Neuromodulation technologies such as vagus nerve stimulation and deep brain stimulation, have shown some efficacy in controlling seizures in medically intractable patients. However, inherent patient-to-patient variability of seizure disorders leads to a wide range of therapeutic efficacy. A patient specific approach to determining stimulation parameters may lead to increased therapeutic efficacy while minimizing stimulation energy and side effects. This paper presents a reinforcement learning algorithm that optimizes stimulation frequency for controlling seizures with minimum stimulation energy. We apply our method to a computational model called the epileptor. The epileptor model simulates inter-ictal and ictal local field potential data. In order to apply reinforcement learning to the Epileptor, we introduce a specialized reward function and state-space discretization. With the reward function and discretization fixed, we test the effectiveness of the temporal difference reinforcement learning algorithm (TD(0)). For periodic pulsatile stimulation, we derive a relation that describes, for any stimulation frequency, the minimal pulse amplitude required to suppress seizures. The TD(0) algorithm is able to identify parameters that control seizures quickly. Additionally, our results show that the TD(0) algorithm refines the stimulation frequency to minimize stimulation energy thereby converging to optimal parameters reliably. An advantage of the TD(0) algorithm is that it is adaptive so that the parameters necessary to control the seizures can change over time. We show that the algorithm can converge on the optimal solution in simulation with slow and fast inter-seizure intervals.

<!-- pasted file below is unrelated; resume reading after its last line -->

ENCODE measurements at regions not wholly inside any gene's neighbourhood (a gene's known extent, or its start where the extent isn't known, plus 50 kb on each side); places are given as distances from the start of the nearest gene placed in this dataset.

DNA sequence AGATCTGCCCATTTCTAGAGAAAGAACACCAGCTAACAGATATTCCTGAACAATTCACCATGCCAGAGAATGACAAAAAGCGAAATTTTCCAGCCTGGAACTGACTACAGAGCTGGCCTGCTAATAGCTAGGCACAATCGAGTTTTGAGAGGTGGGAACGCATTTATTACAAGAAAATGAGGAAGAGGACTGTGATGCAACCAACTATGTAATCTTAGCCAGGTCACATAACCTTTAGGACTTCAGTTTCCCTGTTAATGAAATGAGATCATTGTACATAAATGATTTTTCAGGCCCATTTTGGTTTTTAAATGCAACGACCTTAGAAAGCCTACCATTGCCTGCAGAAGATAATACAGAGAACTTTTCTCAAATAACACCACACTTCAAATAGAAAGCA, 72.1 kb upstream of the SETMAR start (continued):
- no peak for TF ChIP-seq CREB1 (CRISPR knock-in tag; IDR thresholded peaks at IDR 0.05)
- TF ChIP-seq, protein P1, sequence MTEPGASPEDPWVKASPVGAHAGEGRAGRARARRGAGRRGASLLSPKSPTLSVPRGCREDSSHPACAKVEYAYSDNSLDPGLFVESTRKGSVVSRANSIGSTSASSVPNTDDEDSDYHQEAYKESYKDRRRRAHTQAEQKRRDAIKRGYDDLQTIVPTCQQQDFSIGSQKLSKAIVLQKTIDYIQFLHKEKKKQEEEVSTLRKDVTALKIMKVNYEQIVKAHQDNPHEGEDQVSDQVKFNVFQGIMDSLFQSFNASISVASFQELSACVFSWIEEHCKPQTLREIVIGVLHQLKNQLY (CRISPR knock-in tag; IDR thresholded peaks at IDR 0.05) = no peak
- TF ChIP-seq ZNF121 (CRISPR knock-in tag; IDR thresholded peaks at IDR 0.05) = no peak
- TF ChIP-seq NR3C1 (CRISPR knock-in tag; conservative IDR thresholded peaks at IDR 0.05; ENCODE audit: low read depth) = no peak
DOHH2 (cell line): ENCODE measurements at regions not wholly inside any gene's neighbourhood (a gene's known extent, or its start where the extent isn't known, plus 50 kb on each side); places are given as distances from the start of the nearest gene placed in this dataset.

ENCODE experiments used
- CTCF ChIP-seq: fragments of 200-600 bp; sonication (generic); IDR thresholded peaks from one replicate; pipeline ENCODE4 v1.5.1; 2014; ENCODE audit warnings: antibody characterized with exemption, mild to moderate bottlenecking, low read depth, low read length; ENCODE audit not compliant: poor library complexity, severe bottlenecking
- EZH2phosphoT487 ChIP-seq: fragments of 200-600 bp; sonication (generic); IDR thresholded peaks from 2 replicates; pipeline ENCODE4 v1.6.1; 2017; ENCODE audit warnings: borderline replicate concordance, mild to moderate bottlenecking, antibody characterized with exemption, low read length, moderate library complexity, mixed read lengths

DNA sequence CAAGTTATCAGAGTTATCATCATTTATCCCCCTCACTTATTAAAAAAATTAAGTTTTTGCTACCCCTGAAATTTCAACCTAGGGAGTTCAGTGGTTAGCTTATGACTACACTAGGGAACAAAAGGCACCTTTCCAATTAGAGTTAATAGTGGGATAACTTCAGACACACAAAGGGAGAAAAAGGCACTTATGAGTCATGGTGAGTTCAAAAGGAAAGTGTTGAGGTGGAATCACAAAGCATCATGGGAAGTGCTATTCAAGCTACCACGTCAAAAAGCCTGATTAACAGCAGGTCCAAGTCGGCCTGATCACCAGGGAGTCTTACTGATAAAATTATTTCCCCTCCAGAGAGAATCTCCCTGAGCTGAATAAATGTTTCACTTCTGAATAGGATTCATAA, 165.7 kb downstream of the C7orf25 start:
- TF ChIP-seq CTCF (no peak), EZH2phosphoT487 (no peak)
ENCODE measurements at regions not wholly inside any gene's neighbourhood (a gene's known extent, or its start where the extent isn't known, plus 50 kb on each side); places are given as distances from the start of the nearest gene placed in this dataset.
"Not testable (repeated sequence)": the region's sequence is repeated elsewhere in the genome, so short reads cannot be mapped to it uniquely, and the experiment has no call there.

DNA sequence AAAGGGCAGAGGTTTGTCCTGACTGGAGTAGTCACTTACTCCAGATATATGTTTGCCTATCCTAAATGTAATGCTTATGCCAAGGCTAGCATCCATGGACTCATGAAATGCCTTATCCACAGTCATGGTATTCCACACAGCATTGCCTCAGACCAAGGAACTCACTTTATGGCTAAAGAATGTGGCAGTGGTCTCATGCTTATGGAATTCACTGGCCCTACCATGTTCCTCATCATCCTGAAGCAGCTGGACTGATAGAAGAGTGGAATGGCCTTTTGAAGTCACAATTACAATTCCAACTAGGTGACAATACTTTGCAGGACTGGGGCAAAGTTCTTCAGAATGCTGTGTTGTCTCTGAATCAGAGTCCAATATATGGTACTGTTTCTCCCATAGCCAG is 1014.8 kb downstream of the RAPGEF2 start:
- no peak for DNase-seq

- deep brain stimulation
- reinforcement learning